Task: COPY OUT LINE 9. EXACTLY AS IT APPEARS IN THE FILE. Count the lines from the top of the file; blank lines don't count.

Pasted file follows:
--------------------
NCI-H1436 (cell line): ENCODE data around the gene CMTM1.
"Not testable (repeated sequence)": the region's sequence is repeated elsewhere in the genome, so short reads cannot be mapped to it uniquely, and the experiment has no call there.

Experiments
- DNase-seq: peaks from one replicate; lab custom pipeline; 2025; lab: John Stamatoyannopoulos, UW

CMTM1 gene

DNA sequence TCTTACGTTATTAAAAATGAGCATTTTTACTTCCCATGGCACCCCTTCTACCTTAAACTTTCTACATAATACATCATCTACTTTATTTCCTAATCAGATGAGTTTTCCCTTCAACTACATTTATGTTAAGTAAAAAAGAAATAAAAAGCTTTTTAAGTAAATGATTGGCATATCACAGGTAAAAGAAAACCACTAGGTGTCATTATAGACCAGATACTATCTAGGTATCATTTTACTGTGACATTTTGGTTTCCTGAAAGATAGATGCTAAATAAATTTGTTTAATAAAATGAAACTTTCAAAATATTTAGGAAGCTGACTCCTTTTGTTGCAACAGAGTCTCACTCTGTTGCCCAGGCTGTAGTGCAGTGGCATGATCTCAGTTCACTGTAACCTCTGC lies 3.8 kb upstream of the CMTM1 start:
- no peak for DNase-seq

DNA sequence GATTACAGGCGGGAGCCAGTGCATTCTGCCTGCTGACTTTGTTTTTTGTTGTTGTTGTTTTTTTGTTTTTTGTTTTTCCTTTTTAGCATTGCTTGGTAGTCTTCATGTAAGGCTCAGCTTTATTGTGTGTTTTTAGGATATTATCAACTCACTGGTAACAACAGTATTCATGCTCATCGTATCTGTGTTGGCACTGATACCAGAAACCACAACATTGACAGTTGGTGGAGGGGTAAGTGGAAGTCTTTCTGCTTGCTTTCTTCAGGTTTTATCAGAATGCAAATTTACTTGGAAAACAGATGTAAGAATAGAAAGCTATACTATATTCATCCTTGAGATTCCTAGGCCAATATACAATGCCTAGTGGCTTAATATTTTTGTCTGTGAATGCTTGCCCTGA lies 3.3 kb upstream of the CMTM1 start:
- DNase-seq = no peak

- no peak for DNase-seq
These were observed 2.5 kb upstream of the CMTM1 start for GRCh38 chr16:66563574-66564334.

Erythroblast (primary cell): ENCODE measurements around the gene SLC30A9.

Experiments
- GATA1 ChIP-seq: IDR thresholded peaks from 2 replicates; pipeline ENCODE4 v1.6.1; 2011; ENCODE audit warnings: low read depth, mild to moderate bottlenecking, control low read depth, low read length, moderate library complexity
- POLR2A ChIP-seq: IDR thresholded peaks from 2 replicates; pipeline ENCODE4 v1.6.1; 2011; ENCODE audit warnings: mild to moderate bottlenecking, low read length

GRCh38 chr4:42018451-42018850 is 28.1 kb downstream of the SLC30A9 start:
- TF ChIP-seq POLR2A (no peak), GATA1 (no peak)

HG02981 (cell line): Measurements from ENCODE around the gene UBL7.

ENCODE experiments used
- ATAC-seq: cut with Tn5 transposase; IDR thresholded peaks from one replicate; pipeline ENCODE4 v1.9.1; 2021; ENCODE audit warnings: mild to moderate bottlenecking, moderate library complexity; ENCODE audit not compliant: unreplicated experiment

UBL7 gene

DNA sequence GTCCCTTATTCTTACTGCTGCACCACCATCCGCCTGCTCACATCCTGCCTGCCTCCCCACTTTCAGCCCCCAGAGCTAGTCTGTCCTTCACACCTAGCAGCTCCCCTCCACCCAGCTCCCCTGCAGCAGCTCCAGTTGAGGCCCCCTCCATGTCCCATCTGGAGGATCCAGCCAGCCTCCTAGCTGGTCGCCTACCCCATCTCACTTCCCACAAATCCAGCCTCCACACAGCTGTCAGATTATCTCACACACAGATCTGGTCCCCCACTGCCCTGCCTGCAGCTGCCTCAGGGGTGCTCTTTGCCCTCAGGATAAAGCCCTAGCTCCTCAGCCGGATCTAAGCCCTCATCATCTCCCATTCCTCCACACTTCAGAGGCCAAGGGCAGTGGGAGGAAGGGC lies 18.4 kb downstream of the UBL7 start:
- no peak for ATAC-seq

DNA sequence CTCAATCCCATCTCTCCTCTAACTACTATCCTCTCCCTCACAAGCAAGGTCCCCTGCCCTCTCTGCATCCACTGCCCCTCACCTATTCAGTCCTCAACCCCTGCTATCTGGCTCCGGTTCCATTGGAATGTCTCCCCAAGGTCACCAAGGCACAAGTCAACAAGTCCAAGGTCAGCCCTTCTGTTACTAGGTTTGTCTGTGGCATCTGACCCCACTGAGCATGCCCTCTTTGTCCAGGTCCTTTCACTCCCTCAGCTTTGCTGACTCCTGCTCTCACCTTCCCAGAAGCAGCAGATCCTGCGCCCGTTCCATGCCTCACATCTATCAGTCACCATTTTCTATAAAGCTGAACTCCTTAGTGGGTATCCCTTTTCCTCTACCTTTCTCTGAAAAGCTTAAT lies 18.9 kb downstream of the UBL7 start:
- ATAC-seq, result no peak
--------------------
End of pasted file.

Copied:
- DNase-seq = no peak